January/February 2001
Western Wall

Middle East Madness

By Charles Krauthammer

January 12, 2001

A lame-duck American president and a dead-duck Israeli prime minister (opposed by three-quarters of his parliament and running 28 points behind in preelection polls) are racing to try to change the Middle East landscape before they are both consigned to political oblivion. There has not been an exercise of diplomacy this irresponsible -- a breathtaking mix of narcissism and self-delusion -- since Munich 1938.

President Clinton and Prime Minister Ehud Barak are leaving the Middle East closer to a violent explosion than at any point in 30 years. Iraq has moved an armored division westward to be ready to join a general Arab war against Israel. Iran has threatened Israel with an "astonishing and unexpected" response (implying a chemical or biological missile attack) should Israel retaliate against Lebanese guerrillas who have been launching raids into Israel (this after Israel's withdrawal from Lebanon). On Jan. 1, Barak himself advised the Israeli army to begin making preparations for a major war.

Clinton and Barak call this progress, and are now desperate to codify the state of ruin they have brought the region so that their successors cannot escape from it. Except that both Clinton and Barak see not ruin but progress. The new objective, says a State Department official, "is to get a new buoy or anchor" -- some official American statement summarizing the Israeli-Palestinian negotiations -- "that states what we have achieved."

Achieved? These two men have taken a situation that was tense but nonetheless stable and torched it. Last July, in a desperate search for some legacy, Clinton tried to force a peace agreement at Camp David. Clinton was driven by narcissism. Barak was driven by delusion: the belief that if only he could make enough concessions, Yasser Arafat would sign on the dotted line and lie down with lambs.

The problem is that Arafat is no fool. He saw weakness, haste and desperation -- and refused. Barak made astonishing concessions, giving up the Temple Mount, dividing Jerusalem, relinquishing the Jordan Valley, which protects Israel from attack from the east. Arafat not only said no, he never made a counter-offer. Instead, he started a little war to put even greater pressure on Israel.

Barak's response to subsequent bus bombings and shooting into Israeli neighborhoods was to make even more concessions. Clinton, hoping for that Nobel Prize-winning photo-op, traveled from one futile meeting with Arafat to another begging for a cease-fire. Arafat, leader of a tiny, corrupt ministate, repeatedly -- and with impunity -- spurned the pleas of the leader of the supposedly hegemonic power in the Middle East.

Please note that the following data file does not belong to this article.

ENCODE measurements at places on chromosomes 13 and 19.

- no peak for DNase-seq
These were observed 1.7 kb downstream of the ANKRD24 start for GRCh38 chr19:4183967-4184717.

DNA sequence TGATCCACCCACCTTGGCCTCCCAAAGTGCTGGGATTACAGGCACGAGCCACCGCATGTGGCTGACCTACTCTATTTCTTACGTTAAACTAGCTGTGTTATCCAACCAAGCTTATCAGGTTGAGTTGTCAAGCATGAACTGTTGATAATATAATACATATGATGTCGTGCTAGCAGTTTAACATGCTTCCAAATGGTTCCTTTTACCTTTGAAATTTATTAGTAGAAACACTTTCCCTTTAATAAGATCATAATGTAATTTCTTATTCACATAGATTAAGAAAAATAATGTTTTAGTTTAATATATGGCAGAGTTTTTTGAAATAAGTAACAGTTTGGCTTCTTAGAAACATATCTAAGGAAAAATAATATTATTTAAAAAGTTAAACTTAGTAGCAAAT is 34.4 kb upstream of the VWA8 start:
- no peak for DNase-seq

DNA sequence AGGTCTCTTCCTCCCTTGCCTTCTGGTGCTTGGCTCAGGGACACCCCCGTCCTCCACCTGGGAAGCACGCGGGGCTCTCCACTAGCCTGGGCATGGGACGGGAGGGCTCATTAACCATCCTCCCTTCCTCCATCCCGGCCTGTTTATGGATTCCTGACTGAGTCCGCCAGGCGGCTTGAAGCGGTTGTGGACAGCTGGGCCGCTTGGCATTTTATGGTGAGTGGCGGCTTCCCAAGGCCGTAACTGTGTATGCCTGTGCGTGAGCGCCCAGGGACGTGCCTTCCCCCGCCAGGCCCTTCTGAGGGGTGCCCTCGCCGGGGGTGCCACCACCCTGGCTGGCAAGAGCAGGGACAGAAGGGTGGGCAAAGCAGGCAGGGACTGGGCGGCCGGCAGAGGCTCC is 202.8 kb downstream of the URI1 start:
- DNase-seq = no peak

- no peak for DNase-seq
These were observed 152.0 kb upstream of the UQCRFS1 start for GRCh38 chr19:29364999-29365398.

The result? Clinton has recklessly devalued the power and prestige of his office. There was a time when the visit -- and the word -- of an American president meant something in the Arab world. Today it means nothing.

But while Clinton damaged only American prestige, Barak has irrevocably damaged Israel's security. And in return for what? Arafat's position is unchanged from where it was seven years ago when the Oslo accords were signed: 100 percent of the West Bank, all of East Jerusalem for his capital and, fatally, the resettlement of 4 million to 5 million Palestinians in Israel, thus in a single stroke demographically destroying the Jewish state.

No matter. The Clinton-Barak folie {grv}a deux grasps at "private statements" Arafat made at Camp David and in a White House meeting. This is madness. For whatever concessions Arafat may have whispered in private, he not only denies them in public, he has gotten the entire Arab League to support his unchanging, unyielding maximalist demands.

Barak's concessions did not change the Palestinian position. But they did change the American position. His legacy is to have single-handedly undermined three decades of American support for bedrock Israeli principles. For three decades, the United States supported a united Jerusalem. The Clinton plan now divides Jerusalem.

For three decades, the United States held that Israel should withdraw to secure, defensible borders. The Clinton plan has Israel giving up its critical Jordan Valley buffer zone.

What is astonishing is that these concessions are entirely unreciprocated, and without any assent from the Palestinians that they would bring peace. Indeed, the Palestinians are adamant that they will not. Thus, the first order of business for the Bush administration should be to declare itself not bound by these desperate eleventh-hour measures and to fire the entire "peace team" -- Dennis Ross, Aaron Miller and Martin Indyk -- that has brought American standing in the Middle East so low.

Clinton has indeed left a legacy: the president who has done more to undermine both American credibility and Israeli security -- albeit with the collusion of a delusional Israeli prime minister -- than any in American history.

For peace, perhaps the price might have been worth it. But look at the region. The blood flows and the cannons are being readied.

© 2001 The Washington Post
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